Contracting officers have indicated that they believe the government has no concern relating to the merger as long as the responsible person(s) remains.

 

Properties

 

The Company’s corporate headquarters is located at 5470 W. Spruce Avenue, Suite 102, Fresno CA. The lease is currently month to month. Landlord has not indicated a desire for a new lease. Our lease payments are a total of $55,767 for the entire term (or, $4,230 per month).

 

4

 

 

Legal Proceedings

 

While we have not been involved in any litigation related to the performance of our guard services, armed or otherwise, to date, as an armed guard Company with contracts with Governmental entities is a possibility of legal proceedings that could be more serious than the average business. From time to time, the Company is involved in matters relating to claims arising from the ordinary course of business, but those claims have been labor and union related and have been settled on an administrative level not in court.

 

While the results of such claims and legal actions cannot be predicted with certainty, the Company’s management does not believe that there are claims or actions, pending or threatened against the Company, the ultimate disposition of which would have a material adverse effect on our business, results of operations, financial condition or cash flows.

 

Critical Accounting Policies

 

The preparation of consolidated financial statements in conformity with accounting principles generally accepted in the United States requires our management to make assumptions, estimates, and judgments that affect the amounts reported, including the notes thereto, and related disclosures of commitments and contingencies, if any. We have identified certain accounting policies that are significant to the preparation of our consolidated financial statements. These accounting policies are important for an understanding of our financial condition and results of operations. Critical accounting policies are those that are most important to the portrayal of our financial condition and results of operations and require management’s difficult, subjective, or complex judgment, often because of the need to make estimates about the effect of matters that are inherently uncertain and may change in subsequent periods. Certain accounting estimates are particularly sensitive because of their significance to financial statements and because of the possibility that future events affecting the estimate may differ significantly from management’s current judgments. We believe the following critical accounting policies involve the most significant estimates and judgments used in the preparation of our consolidated financial statements.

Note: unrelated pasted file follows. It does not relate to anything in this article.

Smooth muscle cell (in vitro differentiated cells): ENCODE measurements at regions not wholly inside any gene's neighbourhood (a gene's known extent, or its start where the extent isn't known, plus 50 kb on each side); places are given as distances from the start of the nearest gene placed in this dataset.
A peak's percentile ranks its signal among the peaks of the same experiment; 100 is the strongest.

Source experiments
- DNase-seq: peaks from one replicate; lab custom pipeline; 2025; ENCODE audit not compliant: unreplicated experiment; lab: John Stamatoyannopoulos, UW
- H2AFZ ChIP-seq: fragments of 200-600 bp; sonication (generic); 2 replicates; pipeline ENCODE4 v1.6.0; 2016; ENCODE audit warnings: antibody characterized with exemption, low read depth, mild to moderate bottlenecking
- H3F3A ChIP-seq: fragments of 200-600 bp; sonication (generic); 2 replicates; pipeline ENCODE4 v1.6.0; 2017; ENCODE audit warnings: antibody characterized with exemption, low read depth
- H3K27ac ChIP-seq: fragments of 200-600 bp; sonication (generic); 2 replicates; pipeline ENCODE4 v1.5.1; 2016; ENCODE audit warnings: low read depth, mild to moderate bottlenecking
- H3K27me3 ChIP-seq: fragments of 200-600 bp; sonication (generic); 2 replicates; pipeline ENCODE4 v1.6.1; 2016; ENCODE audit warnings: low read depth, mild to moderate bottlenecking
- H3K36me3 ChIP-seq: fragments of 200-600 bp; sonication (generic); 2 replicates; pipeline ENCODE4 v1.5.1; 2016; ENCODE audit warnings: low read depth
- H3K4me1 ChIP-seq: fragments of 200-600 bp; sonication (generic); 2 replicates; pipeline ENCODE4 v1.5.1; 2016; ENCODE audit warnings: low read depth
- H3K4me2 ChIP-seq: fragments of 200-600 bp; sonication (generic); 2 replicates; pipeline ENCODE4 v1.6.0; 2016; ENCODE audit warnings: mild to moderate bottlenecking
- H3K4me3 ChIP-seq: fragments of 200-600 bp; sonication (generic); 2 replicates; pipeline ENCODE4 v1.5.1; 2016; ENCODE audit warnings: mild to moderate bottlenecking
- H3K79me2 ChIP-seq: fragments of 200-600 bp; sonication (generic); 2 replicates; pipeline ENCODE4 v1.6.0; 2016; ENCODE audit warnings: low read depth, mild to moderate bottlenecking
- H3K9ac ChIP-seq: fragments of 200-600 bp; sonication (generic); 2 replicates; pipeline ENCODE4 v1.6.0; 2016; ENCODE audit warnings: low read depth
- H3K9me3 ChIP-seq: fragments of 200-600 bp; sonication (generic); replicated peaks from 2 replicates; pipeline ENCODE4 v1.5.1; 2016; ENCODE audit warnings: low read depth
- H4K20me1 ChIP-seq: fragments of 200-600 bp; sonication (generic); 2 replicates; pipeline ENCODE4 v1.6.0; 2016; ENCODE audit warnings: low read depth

Basis of Consolidation

 

All significant inter-company transactions and balances are eliminated in consolidation.

 

Use of Estimates

 

Management uses estimates and assumptions in preparing financial statements. Those estimates and assumptions affect the reported amounts of assets and liabilities, the disclosure of contingent assets and liabilities, and the reported revenues and expenses. Actual results could differ from those estimates. Significant accounting estimates reflected in the Company’s consolidated financial statements include revenue recognition, valuation of accounts receivable, and useful lives of property and equipment.

 

Revenue Recognition

 

Revenue for contracted services is recognized on invoicing as stipulated by the contract. Other services provided are recognized at the time the service is provided. Bad debt has historically been immaterial and therefore no reserve has been established.

 

Stock Compensation

 

The Company accounts for stock-based compensation under the provisions of ASC Topic 718, Compensation-Stock Compensation (“ASC 718”), which requires the measurement and recognition of compensation expense for all stock-based awards made to employees and directors based on estimated fair value on the grant date. Services performed and other transactions settled in the Company’s common stock are recorded at the estimated fair value of the stock issued, if that value is more readily determinable than the fair value of the consideration received. Currently, there is no stock compensation plan in place. A plan will be determined by the Compensation Committee formed by the Board after the Merger.

 

5

 

 

Income taxes

 

Income taxes are based on income (loss) for financial reporting purposes and reflect a current tax liability (asset) for the estimated taxes payable (recoverable) in the current year tax return and changes in deferred taxes. Deferred tax assets or liabilities are determined based on differences between financial reporting and tax bases of assets and liabilities and are measured using enacted tax laws and rates. A valuation allowance is provided on deferred tax assets if it is determined that it is more likely than not that the asset will not be realized.

 

Accounting Treatment

 

The Merger is accounted for as a reverse merger and recapitalization and AmeriGuard is deemed to be the acquirer in the reverse merger for accounting purposes. Consequently, the assets and liabilities and the historical operations of the Company that will be reflected in the financial statements prior to the Merger will be those of AmeriGuard and the consolidated financial statements of the Company after completion of the Merger will include the assets and liabilities of AGSS, historical operations of AGSS and operations of AGSS from the Closing Date of the Merger. Further with the issuance of the shares of common stock pursuant to the Merger, a change in control of the Company occurred as of the date of the Merger.